Substance Use & Misuse 2017 (in press). [doi: 10.1080/10826084.2016.1264971]
Jeremy D. Kidd, MD, MPH (New York State Psychiatric Institute, GNY Node), Susan Tross, PhD (New York State Psychiatric Institute, GNY Node), Martina Pavlicova, PhD (Columbia University, GNY Node), Mei-Chen Hu, PhD (Columbia University, GNY Node), Aimee N. C. Campbell, PhD, MSW (Columbia University, GNY Node), Edward V. Nunes, MD (New York State Psychiatric Institute, GNY Node).
Sexual risk behavior is now the primary vector of HIV transmission among substance users in the United States with gender as a crucial moderator of risk behavior. This study examined gender differences in factors (age, race/ethnicity, education) that predict main-partner unprotected sexual occasions (USO) using the unique platform of two parallel NIDA Clinical Trials Network gender-specific safer sex intervention trials. Baseline assessments of male (N=430) and female (N=377) participants included demographic characteristics; past 3-month sexual activity; and a diagnostic assessment for alcohol, cocaine/stimulant, and opioid use disorders. Using mixed effects generalized linear modeling of the main outcome USO, two-way interactions of gender with age, race/ethnicity, and education were evaluated and adjusted by alcohol, cocaine/stimulant, or opioid use disorder.
When adjusted for alcohol use disorder, the interaction of education and gender was significant. For men, a high school or greater education was significantly associated with more USO compared to men with less than high school. For women, greater than high school education was significantly associated with less USO compared to women with a high school education. None of the other interactions were significant when adjusted for cocaine/stimulant or opioid use disorder.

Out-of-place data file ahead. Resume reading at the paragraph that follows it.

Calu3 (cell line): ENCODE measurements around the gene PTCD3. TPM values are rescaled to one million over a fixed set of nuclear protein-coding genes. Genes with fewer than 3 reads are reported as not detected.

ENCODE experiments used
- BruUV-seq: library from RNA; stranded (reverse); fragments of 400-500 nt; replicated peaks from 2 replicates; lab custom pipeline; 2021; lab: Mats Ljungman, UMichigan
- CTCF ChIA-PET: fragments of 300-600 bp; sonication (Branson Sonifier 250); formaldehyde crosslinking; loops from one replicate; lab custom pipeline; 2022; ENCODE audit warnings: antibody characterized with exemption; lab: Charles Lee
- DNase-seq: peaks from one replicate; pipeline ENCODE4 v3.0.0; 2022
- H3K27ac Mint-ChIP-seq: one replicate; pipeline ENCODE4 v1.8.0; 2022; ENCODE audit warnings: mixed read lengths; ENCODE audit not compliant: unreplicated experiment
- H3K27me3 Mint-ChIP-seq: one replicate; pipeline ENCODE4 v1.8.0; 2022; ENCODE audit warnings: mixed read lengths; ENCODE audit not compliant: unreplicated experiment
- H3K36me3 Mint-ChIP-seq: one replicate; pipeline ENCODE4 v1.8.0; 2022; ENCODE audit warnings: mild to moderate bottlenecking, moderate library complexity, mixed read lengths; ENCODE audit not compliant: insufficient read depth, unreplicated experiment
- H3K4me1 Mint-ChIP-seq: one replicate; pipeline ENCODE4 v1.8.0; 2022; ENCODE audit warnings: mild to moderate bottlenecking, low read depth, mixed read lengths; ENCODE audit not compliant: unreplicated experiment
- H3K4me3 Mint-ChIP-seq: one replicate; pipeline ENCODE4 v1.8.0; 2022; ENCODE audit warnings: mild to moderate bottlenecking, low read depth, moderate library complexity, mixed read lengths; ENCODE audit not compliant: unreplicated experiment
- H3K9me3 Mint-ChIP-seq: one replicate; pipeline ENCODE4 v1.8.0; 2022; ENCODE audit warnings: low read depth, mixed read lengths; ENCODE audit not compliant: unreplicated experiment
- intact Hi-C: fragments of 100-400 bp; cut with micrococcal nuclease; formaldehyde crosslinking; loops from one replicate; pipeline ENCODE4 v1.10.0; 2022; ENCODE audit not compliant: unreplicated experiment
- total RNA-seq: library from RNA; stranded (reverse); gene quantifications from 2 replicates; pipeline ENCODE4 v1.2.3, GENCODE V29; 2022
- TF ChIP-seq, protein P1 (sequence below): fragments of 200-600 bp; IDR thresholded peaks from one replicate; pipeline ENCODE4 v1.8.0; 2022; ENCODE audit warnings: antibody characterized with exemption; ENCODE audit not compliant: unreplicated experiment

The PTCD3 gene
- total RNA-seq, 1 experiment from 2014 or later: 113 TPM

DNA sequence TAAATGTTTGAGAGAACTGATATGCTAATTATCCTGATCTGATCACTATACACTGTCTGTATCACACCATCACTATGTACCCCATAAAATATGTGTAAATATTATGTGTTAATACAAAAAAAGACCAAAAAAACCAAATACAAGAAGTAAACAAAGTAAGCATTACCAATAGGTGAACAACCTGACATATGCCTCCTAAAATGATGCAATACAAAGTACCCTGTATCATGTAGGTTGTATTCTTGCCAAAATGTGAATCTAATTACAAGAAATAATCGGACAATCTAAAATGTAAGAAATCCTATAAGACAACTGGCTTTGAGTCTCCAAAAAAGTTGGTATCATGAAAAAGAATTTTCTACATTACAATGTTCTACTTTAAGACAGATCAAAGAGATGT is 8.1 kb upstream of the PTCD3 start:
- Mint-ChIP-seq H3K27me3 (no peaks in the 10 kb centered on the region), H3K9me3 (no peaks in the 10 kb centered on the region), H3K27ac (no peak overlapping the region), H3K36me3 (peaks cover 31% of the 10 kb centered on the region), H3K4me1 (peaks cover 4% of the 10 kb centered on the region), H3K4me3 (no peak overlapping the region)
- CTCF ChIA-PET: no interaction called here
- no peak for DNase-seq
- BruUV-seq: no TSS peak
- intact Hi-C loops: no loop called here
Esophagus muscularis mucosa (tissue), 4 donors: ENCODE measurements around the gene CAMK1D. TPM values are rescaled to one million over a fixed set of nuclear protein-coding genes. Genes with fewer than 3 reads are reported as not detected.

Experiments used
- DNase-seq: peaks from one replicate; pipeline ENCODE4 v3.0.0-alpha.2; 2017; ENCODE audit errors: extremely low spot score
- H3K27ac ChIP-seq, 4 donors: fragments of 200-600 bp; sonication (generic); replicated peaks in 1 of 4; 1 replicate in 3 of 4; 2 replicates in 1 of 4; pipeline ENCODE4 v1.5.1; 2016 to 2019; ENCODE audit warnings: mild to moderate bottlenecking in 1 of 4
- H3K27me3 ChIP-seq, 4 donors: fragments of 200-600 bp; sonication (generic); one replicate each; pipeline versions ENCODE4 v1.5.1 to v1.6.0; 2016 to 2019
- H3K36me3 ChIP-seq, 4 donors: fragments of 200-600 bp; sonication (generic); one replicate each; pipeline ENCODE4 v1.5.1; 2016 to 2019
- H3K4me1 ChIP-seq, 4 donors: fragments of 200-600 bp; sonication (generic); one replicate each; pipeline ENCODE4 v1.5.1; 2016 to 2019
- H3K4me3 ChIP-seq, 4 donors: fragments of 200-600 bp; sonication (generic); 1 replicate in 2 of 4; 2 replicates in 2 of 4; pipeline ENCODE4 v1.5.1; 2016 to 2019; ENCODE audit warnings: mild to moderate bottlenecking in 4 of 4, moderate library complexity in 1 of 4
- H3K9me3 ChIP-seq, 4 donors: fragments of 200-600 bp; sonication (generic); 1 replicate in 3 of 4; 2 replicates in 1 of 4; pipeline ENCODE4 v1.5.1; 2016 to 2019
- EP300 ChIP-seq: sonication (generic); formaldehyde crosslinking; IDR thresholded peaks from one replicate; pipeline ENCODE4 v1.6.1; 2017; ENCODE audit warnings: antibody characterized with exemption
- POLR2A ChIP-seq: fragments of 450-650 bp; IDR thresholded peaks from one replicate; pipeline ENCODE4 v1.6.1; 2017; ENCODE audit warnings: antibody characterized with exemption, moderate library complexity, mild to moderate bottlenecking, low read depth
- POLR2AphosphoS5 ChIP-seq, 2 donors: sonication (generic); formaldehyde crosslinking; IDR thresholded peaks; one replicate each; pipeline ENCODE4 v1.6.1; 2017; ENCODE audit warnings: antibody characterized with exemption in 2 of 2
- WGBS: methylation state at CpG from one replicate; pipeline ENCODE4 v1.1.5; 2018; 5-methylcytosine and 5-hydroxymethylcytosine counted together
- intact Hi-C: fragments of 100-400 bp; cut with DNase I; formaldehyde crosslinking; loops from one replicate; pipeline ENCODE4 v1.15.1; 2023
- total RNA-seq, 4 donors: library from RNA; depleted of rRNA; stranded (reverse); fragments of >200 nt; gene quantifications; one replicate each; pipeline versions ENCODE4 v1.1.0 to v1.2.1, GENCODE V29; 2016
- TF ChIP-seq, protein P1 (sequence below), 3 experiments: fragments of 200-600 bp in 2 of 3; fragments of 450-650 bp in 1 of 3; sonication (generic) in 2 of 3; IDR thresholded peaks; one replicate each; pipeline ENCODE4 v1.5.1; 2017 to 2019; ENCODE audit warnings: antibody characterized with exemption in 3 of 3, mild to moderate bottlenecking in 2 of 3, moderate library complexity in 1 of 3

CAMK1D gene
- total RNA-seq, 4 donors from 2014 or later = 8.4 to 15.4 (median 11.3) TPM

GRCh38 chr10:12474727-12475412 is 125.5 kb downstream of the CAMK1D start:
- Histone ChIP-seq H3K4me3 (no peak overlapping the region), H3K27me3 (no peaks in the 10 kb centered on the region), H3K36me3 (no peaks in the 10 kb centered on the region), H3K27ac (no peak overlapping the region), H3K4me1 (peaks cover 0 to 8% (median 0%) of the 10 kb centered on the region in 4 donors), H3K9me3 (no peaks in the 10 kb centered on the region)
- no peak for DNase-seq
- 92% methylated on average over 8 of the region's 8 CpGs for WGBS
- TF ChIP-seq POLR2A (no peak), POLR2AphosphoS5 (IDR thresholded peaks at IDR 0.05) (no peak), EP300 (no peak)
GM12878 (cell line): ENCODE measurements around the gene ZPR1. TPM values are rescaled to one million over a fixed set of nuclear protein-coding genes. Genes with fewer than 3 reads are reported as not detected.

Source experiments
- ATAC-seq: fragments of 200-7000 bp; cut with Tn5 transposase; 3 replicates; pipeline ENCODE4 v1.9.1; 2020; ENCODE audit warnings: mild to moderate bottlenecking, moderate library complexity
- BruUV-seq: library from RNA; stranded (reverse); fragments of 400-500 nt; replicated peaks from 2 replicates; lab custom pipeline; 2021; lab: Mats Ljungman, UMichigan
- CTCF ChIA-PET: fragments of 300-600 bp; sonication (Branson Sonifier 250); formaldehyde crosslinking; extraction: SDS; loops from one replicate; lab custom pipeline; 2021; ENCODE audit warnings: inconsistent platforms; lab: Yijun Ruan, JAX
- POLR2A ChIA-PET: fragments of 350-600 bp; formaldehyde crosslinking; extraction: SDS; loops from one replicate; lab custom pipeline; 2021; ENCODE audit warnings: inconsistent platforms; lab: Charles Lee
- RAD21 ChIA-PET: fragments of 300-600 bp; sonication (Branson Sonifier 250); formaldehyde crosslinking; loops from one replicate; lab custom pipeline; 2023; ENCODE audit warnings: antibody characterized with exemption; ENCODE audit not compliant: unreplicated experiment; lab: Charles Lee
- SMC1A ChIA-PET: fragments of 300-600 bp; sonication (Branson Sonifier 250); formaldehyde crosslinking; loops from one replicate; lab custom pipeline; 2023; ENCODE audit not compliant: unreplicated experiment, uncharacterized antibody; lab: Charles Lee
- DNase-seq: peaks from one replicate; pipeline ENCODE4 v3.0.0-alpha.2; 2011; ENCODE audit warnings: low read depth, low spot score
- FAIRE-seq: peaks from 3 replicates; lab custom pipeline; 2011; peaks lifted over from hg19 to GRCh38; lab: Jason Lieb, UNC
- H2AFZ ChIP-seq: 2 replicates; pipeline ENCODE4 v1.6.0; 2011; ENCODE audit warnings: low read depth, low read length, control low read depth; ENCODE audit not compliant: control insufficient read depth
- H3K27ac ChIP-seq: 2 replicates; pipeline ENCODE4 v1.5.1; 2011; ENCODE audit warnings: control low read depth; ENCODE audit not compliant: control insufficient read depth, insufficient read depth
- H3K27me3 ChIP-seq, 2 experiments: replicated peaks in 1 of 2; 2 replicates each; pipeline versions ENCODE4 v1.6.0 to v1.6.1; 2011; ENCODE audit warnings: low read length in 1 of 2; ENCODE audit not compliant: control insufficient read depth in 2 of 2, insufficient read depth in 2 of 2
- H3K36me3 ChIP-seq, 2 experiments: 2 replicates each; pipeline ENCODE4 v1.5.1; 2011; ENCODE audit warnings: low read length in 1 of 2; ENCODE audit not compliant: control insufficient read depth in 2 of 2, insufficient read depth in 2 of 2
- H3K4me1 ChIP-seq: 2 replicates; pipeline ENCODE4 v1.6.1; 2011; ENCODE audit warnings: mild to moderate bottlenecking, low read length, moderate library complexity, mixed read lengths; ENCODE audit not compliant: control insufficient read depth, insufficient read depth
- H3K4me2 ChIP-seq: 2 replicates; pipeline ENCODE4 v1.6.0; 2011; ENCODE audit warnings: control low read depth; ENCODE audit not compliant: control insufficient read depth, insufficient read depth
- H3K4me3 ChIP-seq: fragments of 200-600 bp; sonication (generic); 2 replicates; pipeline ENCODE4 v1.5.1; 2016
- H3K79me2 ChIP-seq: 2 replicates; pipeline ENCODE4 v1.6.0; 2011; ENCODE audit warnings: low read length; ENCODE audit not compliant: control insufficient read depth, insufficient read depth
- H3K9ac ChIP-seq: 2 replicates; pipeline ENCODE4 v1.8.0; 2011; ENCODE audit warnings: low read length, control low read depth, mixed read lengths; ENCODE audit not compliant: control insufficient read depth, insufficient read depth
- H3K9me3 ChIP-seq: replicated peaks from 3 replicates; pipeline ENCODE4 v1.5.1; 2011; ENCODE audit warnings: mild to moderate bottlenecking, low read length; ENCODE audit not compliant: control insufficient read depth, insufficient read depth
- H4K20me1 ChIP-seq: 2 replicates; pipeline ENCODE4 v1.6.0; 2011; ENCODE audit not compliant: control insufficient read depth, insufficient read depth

Conclusions: This study demonstrates gender differences in the relationship of education, alcohol use disorder, and main-partner USO in individuals in substance abuse treatment. This underscores the importance of considering demographic and substance use factors in HIV sexual risk behavior and in crafting prevention messages for this population. (Article (Peer-Reviewed), PDF, English, 2017)
Keywords: Behavior therapy | Condom use | CTN platform/ancillary study | Gender differences | Gender-specific interventions | HIV/AIDS | Sexual risk behavior | Sexually transmitted diseases | Women | Substance Use & Misuse (journal)
Document No: 1262.
Submitted by the CTN Dissemination Librarians (3/20/2017).